Vienna for hedonists
t’s not enough to be rich, you have to be seen to be rich. This is how the Austrian royal family, who lived amidst gold and velvet until the demise of the Empire in 1918, must have felt. A visit to Vienna’s Hofburg Palace offers a brief glimpse into the small universe of opulence and ostentation where no excess was too much for the most powerful court of the day. Bohemian crystal chandeliers, porcelain from China and Japan, and personalised silverware—Sisi’s with a dolphin—are just some of the treasures to be discovered at the former Habsburg residence.
The Imperial family’s penchant for exclusivity extends beyond the palace gates to the gold “U” formed by Kohlmarkt, Graben and Kärntner Strassen. Shop windows once dressed by suppliers to the Imperial court now belong to Cartier, Gucci and Tiffany & Co, although some like the Demel patisserie—whose sugared violets were Sisi’s favourites—Knize tailor’s and J. & L. Lobmeyer’s glass factory remain as they were. The k.u.k. (kaiserlich und königlich, imperial and royal) distinction was bestowed on more than 500 shops at the service of the Viennese court. The seal was—and is—a guarantee of quality, as demonstrated by the custom-made leather shoes from Rudolf Scheer & Söhne for over 200 years and seven generations. Each pair requires 60 hours’ work in the Bräunerstrasse workshop.
Afternoon shopping and nights at the opera: there are no cheap pleasures in Vienna. Still, you don’t have to be a millionaire to delight in some little luxuries. Less than 15 euros buys you a slice of—the real—Sachertorte and a Viennese melange (like cappuccino with milk froth) at one of the most exclusive cafes in town. Located inside the Sacher Hotel, the café claims to be the only place to follow Franz Sacher’s original recipe, the very same that brought the illustrious guests of Prince von Metternich to their knees in 1832.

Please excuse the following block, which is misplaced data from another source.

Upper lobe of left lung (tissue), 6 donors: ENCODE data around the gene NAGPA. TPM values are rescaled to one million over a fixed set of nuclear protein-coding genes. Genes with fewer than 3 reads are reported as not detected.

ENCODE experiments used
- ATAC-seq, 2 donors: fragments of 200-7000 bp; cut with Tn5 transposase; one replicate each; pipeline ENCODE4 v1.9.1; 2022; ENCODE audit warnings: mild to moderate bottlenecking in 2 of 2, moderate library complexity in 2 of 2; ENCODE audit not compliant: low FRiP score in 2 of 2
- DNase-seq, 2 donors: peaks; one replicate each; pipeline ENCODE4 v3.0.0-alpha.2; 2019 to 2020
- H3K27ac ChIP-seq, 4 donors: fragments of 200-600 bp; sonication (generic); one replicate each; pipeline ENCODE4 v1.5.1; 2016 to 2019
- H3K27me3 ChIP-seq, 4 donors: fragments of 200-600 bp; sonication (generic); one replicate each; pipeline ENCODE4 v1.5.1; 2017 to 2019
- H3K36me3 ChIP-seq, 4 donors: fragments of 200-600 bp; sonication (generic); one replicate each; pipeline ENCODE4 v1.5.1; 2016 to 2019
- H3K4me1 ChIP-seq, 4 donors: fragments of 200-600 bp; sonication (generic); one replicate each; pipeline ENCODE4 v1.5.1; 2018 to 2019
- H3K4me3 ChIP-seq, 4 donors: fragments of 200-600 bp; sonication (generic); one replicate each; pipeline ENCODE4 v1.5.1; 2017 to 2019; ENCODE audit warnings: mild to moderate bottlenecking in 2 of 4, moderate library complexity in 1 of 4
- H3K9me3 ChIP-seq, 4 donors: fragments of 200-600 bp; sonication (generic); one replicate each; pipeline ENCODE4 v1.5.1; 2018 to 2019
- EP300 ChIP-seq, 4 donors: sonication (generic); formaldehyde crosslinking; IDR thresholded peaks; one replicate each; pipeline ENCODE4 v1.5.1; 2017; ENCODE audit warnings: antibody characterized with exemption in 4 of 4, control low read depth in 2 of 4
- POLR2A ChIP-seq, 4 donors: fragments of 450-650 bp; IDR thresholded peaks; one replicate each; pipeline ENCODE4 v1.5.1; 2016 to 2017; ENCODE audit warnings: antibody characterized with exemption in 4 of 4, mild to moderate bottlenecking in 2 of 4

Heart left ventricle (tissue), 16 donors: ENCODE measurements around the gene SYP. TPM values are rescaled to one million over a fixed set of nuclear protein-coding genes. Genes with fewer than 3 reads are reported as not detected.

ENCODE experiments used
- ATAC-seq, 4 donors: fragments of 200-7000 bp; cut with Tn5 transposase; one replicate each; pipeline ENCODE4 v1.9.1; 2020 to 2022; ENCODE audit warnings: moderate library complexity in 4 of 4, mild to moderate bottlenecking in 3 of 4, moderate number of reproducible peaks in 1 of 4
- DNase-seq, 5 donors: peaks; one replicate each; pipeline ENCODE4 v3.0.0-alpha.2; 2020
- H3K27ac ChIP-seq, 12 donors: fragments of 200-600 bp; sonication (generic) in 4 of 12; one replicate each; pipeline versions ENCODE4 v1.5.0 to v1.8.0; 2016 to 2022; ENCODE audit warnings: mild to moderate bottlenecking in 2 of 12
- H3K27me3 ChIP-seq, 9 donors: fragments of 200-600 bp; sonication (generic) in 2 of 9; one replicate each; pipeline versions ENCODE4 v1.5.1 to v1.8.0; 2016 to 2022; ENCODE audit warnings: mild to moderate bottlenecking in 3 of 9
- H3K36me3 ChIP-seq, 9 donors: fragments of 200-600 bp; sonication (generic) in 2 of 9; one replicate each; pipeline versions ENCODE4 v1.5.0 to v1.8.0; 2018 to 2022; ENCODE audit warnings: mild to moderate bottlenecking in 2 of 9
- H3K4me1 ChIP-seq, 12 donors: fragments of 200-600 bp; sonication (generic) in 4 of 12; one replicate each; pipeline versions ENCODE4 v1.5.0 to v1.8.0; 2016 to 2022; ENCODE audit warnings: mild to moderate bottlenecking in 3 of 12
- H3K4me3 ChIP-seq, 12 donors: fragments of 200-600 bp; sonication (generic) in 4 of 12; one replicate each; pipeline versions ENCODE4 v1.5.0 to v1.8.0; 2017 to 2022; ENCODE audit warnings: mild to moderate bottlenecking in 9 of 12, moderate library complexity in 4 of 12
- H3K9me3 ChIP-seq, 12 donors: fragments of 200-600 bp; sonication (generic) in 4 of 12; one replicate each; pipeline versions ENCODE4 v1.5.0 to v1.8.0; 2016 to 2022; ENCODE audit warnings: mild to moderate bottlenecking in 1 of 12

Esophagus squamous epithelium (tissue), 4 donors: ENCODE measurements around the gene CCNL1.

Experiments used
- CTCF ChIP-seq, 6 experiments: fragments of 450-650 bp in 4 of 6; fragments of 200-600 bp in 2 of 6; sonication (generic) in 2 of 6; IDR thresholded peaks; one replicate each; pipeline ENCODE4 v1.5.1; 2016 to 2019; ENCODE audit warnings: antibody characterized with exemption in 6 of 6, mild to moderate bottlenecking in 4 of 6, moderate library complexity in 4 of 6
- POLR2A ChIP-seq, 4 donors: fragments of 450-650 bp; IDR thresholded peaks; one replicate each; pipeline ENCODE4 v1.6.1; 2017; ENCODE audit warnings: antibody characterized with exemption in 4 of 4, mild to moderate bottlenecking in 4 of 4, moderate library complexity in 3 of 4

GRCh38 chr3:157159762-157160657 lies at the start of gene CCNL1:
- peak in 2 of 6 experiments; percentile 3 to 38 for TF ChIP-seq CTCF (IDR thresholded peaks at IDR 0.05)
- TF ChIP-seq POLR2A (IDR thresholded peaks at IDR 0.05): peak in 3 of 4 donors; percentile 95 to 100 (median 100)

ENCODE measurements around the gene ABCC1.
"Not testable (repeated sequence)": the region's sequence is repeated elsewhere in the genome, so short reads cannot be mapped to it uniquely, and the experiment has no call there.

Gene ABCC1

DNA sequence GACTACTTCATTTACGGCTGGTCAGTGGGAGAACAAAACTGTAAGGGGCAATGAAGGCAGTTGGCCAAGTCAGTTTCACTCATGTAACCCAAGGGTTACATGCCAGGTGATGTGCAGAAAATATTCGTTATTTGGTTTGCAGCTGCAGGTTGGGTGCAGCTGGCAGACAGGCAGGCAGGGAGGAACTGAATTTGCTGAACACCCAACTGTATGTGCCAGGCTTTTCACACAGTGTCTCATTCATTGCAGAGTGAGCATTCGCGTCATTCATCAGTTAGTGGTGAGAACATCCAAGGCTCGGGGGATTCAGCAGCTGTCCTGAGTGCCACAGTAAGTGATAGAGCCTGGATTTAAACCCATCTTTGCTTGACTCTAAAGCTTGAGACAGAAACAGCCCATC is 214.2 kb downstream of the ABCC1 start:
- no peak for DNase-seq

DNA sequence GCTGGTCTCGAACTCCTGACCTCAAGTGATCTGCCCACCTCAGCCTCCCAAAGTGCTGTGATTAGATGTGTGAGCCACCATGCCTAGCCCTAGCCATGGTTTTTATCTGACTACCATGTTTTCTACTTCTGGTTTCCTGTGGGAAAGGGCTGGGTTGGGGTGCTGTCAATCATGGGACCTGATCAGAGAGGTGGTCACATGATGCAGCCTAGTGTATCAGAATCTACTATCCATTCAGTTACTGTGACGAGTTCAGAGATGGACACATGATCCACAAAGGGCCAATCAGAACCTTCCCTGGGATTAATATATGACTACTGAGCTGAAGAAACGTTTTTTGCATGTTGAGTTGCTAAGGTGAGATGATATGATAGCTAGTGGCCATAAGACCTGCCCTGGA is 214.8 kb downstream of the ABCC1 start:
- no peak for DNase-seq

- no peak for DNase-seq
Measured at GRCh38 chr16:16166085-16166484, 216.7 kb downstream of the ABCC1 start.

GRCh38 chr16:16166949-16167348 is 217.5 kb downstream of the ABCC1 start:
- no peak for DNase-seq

Another of the city’s most elegant coffee houses is Café Landtmann, which, thanks to its velvet upholstery and historic clients, is quite the institution. It was a favourite of Sigmund Freud, whose office was nearby on Berggasse 19. Sometimes he would be accompanied by one of his patients. What better therapy than Gugelhupf, a crown-shaped jam sponge made popular by Emperor Franz Josef I of Austria, who ate it at breakfast. Or apple strudel, made to the recipe of the Schönbrunn Imperial Bakery.
The Landtmann lends the ultimate finishing touch to an original luxury dinner menu on a carriage ride around Vienna’s most important places. A butler serves the gourmet dishes at the Zum Schwarzen Kameel restaurant while diners enjoy the stately air of the city streets. All washed down, of course, with a good Austrian wine.
Another important tradition in the capital is winemaking. You can find a host of wineries to indulge in the flavours and nuances of Viennese wine. The Palais Coburg Wine Cellar is one of the most beautiful in the city and offers a guided wine walk through five cellars with more than 60,000 bottles and a tasting at each one. Another cellar is dedicated entirely to champagne. To complete the experience, reserve a night in one of the suites. It’s not the Hofburg Palace, but the Imperial family would certainly feel at home.